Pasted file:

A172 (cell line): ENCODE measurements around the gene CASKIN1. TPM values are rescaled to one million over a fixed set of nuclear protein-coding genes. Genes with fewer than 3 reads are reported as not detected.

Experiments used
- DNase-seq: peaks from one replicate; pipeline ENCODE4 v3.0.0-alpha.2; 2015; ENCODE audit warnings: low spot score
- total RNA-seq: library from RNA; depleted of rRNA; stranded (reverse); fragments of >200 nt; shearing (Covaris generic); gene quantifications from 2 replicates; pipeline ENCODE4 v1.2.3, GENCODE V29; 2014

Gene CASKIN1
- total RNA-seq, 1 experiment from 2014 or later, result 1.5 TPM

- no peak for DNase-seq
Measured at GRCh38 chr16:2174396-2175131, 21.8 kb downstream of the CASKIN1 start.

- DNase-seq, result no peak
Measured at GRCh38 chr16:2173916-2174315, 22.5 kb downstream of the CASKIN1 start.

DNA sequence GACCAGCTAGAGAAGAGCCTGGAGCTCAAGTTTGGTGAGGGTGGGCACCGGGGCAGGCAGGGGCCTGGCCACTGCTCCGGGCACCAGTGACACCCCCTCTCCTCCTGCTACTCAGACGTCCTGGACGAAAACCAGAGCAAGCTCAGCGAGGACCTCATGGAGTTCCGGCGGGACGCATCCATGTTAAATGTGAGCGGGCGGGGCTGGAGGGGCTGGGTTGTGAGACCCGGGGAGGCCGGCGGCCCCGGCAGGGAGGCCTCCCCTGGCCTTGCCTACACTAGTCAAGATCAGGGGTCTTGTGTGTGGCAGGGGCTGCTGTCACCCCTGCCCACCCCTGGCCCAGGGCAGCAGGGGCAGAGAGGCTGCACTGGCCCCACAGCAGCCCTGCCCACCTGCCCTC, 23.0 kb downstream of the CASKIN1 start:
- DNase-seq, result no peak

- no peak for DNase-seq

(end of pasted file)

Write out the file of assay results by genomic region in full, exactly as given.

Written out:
A172 (cell line): ENCODE measurements around the gene CASKIN1. TPM values are rescaled to one million over a fixed set of nuclear protein-coding genes. Genes with fewer than 3 reads are reported as not detected.

Experiments used
- DNase-seq: peaks from one replicate; pipeline ENCODE4 v3.0.0-alpha.2; 2015; ENCODE audit warnings: low spot score
- total RNA-seq: library from RNA; depleted of rRNA; stranded (reverse); fragments of >200 nt; shearing (Covaris generic); gene quantifications from 2 replicates; pipeline ENCODE4 v1.2.3, GENCODE V29; 2014

Gene CASKIN1
- total RNA-seq, 1 experiment from 2014 or later, result 1.5 TPM

- no peak for DNase-seq
Measured at GRCh38 chr16:2174396-2175131, 21.8 kb downstream of the CASKIN1 start.

- DNase-seq, result no peak
Measured at GRCh38 chr16:2173916-2174315, 22.5 kb downstream of the CASKIN1 start.

DNA sequence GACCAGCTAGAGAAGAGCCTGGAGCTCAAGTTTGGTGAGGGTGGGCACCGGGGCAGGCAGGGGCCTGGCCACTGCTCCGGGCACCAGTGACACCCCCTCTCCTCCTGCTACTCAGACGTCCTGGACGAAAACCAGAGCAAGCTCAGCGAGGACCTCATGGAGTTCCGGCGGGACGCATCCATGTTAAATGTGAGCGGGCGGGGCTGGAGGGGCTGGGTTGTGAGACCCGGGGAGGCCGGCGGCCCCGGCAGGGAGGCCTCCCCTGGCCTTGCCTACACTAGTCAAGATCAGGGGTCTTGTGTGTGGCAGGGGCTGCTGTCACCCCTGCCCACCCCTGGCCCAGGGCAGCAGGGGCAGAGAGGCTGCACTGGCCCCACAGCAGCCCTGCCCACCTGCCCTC, 23.0 kb downstream of the CASKIN1 start:
- DNase-seq, result no peak

- no peak for DNase-seq